Vermont Yankee to power down to fix leak
Tuesday, June 9, 2009
By BOB AUDETTE, Reformer Staff
Brattleboro (VT) Reformer
BRATTLEBORO -- The miles and miles of pipes that are used to cool reactor steam produced by Vermont Yankee nuclear power plant sprang another leak Monday.
According to a press release from Yankee, the plant will be reducing power in "the next several weeks" to attempt to repair the condenser, stated Rob Williams, spokesman for Yankee, in a press release detailing the leak.
The condenser acts as a radiator, using water from the Connecticut River to cool steam from the reactor, turning it back into water before sending it back to the reactor.
The condenser is overpressurized to prevent reactor water from getting into the river.
The leak is allowing river water to enter the system and was discovered after plant technicians identified a slight increase in the chloride concentration in the reactor water.
"This condition has occurred at Vermont Yankee several times over the life of the plant including the last operating cycle," stated Williams. "Planning is under way to temporarily reduce power to allow technicians to identify the precise location of the leak and to repair it."
In April 2008, a similar leak forced the plant to power down to 45 percent of its 650-megawatt capacity. The leak was estimated to be about one quart a minute.
Technicians were unable to find the leak and returned the plant to 100 percent
The condenser is made up of 24,000 copper-alloy tubes containing cold riverwater, which removes the heat from the steam. A total of 360,000 gallons per minute of river water flows through the condenser tubes during normal plant operation.
The leak is allowing one-half gallon a minute of river water into the reactor water system. Filters are installed in the system to remove any contaminants in the river water from getting into the reactor.
"Vermont Yankee has been aware of its condenser problems and has made the economic decision to wait until license renewal is approved to repair or replace it," said Arnie Gundersen, a critic of the manner in which Entergy, which owns and operates Yankee, maintains the plant.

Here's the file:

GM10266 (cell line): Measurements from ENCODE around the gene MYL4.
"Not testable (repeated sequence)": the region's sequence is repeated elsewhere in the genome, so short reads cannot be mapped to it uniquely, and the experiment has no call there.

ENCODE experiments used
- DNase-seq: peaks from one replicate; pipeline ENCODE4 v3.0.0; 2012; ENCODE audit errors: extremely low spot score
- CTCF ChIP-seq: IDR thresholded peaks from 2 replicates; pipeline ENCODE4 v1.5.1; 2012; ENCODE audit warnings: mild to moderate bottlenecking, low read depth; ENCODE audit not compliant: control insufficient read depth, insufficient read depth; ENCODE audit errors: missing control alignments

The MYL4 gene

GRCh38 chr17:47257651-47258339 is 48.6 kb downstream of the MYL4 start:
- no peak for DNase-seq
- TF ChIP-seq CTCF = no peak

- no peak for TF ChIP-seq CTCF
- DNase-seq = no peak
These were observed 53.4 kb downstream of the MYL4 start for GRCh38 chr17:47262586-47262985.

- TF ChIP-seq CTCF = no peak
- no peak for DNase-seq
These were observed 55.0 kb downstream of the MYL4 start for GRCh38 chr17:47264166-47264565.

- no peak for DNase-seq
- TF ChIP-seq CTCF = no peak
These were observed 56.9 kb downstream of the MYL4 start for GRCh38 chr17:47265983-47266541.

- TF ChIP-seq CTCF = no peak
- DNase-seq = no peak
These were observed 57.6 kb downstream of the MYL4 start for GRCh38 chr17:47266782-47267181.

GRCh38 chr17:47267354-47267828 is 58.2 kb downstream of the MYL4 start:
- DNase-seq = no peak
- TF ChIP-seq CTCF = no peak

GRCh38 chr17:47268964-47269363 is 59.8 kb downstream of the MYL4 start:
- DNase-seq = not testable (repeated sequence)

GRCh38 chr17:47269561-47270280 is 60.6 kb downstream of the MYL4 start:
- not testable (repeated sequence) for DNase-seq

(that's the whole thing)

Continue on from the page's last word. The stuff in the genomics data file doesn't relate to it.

Condenser replacement or retubing is currently scheduled for the refueling outages in 2013 and 2014, said Gundersen. It could take up to $100 million to "fix it right," he said.
Gundersen was a member of the Public Oversight Panel, which reviewed an audit of the power plant that was mandated by the Vermont state Legislature.
Entergy has applied to the Nuclear Regulatory Commission to extend the operating license to 2032. It also must receive approval from the Vermont Department of Public Service and the state Legislature.
The Legislature asked for the audit to help it inform its decision on whether to allow the plant to continue operating. The Legislature is expected to render a decision during its 2010 legislative session.
Gundersen identified the condenser problems during power uprate hearings in 2003.
According to the audit, the condenser is near the end of its useful life and might not be able to operate reliably through 2012 without some remedial actions.
"Vermont Yankee has known about (the problem) since 1999," said Gundersen, three years before it bought the plant from the Vermont Yankee Nuclear Power Corp.
Leaks are caused by thinning tubes, according to Gundersen.
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